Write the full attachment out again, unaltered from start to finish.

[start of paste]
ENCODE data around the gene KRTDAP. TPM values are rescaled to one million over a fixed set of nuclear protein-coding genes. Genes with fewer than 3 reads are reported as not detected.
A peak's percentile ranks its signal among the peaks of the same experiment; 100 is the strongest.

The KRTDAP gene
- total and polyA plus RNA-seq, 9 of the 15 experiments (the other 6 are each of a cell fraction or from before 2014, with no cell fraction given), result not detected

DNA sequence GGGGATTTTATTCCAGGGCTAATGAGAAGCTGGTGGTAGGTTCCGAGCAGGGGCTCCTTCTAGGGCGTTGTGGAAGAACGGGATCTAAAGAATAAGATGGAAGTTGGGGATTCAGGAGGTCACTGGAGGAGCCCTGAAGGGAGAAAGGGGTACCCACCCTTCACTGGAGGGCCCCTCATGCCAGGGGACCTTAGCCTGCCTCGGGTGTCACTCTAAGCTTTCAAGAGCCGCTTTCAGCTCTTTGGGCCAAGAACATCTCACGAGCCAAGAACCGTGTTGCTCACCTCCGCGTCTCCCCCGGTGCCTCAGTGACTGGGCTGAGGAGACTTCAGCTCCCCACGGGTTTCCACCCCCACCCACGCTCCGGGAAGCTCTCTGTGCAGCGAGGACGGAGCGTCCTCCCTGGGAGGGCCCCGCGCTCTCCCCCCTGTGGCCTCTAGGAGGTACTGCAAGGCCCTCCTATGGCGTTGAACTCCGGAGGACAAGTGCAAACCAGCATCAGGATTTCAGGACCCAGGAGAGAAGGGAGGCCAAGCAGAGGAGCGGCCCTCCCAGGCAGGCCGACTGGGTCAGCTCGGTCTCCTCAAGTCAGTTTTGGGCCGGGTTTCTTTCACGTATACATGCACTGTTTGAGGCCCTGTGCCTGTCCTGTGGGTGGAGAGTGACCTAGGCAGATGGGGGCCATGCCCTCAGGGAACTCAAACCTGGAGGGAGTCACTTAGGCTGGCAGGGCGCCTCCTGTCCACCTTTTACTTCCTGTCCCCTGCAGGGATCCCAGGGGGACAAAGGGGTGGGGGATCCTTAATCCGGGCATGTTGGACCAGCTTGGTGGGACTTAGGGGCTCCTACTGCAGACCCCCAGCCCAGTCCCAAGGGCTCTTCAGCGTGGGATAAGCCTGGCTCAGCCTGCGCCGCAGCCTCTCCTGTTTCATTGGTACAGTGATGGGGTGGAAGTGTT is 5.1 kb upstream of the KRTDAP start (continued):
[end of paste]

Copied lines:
ENCODE data around the gene KRTDAP. TPM values are rescaled to one million over a fixed set of nuclear protein-coding genes. Genes with fewer than 3 reads are reported as not detected.
A peak's percentile ranks its signal among the peaks of the same experiment; 100 is the strongest.

The KRTDAP gene
- total and polyA plus RNA-seq, 9 of the 15 experiments (the other 6 are each of a cell fraction or from before 2014, with no cell fraction given), result not detected

DNA sequence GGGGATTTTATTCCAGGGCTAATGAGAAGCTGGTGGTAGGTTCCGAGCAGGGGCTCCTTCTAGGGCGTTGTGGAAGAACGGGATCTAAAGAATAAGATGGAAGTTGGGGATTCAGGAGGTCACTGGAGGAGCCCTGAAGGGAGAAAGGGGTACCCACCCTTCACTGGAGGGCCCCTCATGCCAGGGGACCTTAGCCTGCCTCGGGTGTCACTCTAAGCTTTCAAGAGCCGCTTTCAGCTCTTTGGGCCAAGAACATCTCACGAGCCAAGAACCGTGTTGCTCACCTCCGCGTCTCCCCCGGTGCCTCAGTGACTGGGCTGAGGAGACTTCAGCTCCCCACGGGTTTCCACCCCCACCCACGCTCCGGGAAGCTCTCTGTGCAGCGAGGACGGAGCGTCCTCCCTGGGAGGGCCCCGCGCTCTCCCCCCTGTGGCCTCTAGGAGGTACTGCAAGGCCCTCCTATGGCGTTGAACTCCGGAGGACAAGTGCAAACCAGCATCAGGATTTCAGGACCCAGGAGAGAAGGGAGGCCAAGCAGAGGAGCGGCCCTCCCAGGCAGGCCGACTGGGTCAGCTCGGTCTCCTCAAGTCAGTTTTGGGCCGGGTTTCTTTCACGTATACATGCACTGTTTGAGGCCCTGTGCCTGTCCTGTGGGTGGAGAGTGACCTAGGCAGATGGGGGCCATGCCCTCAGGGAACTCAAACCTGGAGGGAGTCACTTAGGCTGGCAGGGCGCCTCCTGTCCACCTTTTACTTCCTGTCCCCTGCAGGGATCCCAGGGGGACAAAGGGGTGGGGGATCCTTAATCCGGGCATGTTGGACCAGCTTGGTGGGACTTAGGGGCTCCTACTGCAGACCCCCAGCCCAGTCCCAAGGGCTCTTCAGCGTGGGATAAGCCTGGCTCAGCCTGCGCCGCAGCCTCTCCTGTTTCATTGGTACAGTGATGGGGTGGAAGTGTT is 5.1 kb upstream of the KRTDAP start (continued):